Marketing and PR are fun challenges. We’re always trying to find new, effective ways to tell our clients’ stories. Technology always gives us a new tool to play with, and everyone goes charging off to put it to use. It’s all cool stuff, but sometimes, we need to take a good, hard look at the media and the message.
When Marshall McLuhan wrote “The Medium is the Massage” (it was supposed to be Message) in 1967, he set the stage for today’s media circus…three rings, at least, with enough going on to make your head spin. Each medium massages our senses, and sometimes, we lose focus on the message.
In my first blog post, I want to bring the focus back to the message – and the media we use to deliver it. Any marketer worth his or her salt knows there’s no silver bullet for reaching every possible prospect, and I believe it’s especially true in B2B marketing.
Not everyone who makes the buying decisions lives on Twitter or in the blogosphere. Some of those decision makers respond better to online publications or electronic newsletters. Some even prefer to read printed trade journals and like to see nicely printed postcards. And some find their best way to gather information is to talk on the telephone and do their comparative shopping at a trade show.
Ah, but that doesn’t mean you pull the plug on social media. While the exec who signs the check isn’t always online, the people in the field or on the shop floor may be online to find a specific solution for an urgent problem or a way to improve a process over the long haul. They may not sign the check, but they may very well be the people who present the compelling reasons to buy your product or service, and they may find out about you through a LinkedIn group or an industry discussion forum.
You need to have a full toolbox, and you need to know which tool will best reach a specific target with your critical message.
News releases and feature articles are still important, and all media are important, whether they be printed or electronic publications or websites. Advertising is still important for frequent repetition. Newsletters and other forms of direct communication – printed or electronic – are important. Videos and a YouTube channel give you another dimension for telling your story. Tradeshows give you an opportunity to build relationships with customers. And social media get your message out there for people to pick up when it’s a good time for them.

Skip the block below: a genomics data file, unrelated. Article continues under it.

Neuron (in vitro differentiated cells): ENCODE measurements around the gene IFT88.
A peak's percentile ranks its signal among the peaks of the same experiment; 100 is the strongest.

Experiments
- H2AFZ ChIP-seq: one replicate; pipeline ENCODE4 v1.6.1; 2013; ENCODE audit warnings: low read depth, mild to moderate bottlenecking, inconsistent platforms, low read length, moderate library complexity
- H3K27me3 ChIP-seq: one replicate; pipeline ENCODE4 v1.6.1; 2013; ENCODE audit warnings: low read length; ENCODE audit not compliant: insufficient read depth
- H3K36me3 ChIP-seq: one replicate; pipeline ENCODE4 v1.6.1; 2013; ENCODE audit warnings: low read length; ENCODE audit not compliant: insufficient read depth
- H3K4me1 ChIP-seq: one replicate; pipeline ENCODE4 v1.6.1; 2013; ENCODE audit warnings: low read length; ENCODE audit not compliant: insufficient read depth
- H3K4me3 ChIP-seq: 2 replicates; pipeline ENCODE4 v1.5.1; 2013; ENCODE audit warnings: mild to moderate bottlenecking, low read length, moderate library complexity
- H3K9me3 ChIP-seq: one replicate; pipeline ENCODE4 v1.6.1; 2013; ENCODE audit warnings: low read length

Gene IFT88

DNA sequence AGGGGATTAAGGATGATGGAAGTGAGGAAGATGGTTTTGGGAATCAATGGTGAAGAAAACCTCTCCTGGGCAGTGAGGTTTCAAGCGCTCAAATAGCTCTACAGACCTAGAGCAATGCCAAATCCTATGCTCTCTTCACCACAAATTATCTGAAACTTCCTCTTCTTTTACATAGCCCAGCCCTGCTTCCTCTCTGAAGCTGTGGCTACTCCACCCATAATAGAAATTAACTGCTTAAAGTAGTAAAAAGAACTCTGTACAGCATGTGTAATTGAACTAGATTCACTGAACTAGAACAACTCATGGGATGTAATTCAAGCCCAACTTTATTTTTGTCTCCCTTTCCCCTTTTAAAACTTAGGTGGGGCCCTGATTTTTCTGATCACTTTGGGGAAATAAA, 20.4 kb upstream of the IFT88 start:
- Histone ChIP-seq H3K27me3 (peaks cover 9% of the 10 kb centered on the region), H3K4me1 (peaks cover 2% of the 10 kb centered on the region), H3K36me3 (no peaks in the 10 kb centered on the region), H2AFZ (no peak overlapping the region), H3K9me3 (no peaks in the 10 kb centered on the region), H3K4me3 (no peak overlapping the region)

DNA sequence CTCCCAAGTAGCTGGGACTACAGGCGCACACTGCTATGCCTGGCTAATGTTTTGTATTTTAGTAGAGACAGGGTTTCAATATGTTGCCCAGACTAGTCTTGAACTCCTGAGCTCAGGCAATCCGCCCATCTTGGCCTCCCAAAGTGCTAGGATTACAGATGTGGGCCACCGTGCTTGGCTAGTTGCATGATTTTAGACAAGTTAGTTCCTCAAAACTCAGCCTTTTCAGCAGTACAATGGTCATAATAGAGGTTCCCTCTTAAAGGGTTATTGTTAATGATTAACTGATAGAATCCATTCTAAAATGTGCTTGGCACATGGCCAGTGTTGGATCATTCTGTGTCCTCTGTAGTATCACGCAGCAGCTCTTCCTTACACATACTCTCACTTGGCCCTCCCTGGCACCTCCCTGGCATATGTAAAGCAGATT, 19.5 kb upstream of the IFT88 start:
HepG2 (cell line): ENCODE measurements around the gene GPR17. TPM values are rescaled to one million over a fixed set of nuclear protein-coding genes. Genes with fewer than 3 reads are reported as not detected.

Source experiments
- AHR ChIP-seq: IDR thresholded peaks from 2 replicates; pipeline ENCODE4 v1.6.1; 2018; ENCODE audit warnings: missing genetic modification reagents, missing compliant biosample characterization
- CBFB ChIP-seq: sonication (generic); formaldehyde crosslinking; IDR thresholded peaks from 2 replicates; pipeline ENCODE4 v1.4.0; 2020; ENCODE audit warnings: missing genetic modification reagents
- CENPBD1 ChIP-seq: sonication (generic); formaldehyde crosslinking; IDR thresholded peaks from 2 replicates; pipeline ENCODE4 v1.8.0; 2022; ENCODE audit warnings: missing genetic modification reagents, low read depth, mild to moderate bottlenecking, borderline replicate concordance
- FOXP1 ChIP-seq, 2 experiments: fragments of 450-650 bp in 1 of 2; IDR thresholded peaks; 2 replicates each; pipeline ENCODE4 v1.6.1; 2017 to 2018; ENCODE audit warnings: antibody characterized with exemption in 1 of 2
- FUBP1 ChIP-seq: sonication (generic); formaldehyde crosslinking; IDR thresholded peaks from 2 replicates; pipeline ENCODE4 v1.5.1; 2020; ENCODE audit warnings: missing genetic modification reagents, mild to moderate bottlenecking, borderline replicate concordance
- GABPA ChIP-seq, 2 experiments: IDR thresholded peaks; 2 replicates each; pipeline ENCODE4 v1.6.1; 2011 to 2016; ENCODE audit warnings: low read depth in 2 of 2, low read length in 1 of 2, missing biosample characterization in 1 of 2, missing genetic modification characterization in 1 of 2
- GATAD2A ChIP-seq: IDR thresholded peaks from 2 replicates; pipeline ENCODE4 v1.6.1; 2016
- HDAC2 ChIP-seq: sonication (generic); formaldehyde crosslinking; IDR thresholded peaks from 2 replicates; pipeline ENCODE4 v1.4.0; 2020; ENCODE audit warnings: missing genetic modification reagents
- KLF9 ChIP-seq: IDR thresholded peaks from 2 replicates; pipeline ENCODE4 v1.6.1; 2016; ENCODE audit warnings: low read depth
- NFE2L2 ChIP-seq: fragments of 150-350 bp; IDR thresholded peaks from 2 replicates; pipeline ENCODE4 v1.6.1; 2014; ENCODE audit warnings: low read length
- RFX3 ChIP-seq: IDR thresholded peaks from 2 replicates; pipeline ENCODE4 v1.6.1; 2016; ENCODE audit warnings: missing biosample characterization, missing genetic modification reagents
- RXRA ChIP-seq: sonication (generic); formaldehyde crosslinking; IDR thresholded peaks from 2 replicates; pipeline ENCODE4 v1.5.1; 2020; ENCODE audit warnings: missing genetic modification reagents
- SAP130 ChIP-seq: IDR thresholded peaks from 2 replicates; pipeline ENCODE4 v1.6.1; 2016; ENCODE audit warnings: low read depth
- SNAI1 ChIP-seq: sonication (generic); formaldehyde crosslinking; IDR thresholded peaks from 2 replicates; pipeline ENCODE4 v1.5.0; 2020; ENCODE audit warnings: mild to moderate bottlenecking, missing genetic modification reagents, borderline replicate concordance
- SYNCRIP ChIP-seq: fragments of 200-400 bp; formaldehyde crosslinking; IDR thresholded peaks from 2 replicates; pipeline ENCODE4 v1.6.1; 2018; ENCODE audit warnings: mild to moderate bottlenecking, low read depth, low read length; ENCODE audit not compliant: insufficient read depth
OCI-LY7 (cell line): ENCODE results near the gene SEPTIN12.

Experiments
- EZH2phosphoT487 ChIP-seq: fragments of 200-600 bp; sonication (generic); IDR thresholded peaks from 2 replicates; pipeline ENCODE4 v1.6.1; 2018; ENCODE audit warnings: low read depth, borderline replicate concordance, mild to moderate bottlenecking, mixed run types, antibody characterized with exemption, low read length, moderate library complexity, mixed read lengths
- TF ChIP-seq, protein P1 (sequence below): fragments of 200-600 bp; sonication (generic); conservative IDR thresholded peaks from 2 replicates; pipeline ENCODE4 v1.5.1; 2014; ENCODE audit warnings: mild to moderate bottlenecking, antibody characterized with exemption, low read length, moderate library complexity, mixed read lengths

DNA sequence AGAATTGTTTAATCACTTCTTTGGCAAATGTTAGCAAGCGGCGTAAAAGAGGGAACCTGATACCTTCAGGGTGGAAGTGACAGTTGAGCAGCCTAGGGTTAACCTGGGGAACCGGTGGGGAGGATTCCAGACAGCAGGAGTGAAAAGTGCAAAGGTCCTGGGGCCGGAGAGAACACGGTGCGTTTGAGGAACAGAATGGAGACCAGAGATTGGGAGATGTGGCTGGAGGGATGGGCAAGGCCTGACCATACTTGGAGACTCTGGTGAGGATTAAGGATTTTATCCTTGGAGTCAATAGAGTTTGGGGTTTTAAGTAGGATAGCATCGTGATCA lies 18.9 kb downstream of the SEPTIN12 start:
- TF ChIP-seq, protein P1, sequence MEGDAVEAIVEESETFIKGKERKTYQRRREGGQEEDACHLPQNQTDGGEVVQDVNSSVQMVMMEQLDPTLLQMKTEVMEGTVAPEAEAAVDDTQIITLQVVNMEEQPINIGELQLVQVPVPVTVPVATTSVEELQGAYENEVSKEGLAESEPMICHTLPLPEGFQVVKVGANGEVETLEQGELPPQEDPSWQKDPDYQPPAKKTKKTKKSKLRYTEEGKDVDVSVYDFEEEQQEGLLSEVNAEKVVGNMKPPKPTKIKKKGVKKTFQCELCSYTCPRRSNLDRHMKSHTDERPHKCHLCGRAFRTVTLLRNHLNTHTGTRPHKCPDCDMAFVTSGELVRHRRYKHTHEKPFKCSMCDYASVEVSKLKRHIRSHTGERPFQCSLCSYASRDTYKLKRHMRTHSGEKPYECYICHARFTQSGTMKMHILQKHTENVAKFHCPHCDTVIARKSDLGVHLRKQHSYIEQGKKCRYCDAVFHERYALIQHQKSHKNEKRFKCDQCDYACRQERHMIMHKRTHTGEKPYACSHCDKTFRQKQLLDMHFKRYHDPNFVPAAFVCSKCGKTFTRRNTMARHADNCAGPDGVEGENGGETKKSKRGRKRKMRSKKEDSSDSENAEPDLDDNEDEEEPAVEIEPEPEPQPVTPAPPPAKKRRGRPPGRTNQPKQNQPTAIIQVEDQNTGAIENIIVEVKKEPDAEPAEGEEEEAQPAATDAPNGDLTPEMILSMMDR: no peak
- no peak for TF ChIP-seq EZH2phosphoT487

Bottom line? You need to massage your message for each medium you use. You need to understand your buyers – those who make the decision and those who influence the decision – and provide them with useful information in the format with which they’re comfortable.
We’ll talk about different media and how to use them effectively. We’ll also get into how to communicate effectively with customers as technology blends marketing communications and customer service.
David Bonyun said:
Great post Stan. I look forward to more. One mistake I see people making with social media is a dramatic loosening of their standards. While they may spell check and brand a printed piece, there is an assumption that because social media is social, people will overlook imperfections.
It is always best to remember that, while we all have friends that we like to hang out with, but many of them are not people we would want to hire. If you are using social media for purely social purposes, then have at it. If you are doing so for business, then never forget that every tweet, flip video or FaceBook update will be seen by a prospective client. By all means, be friendly, but also be professional.
David Batley said:
Very good advice, Stan, and I agree with Daivd Bonyun’s comment that we must avoid the overly casual wording sometimes used in the social media when communicating with business in mind.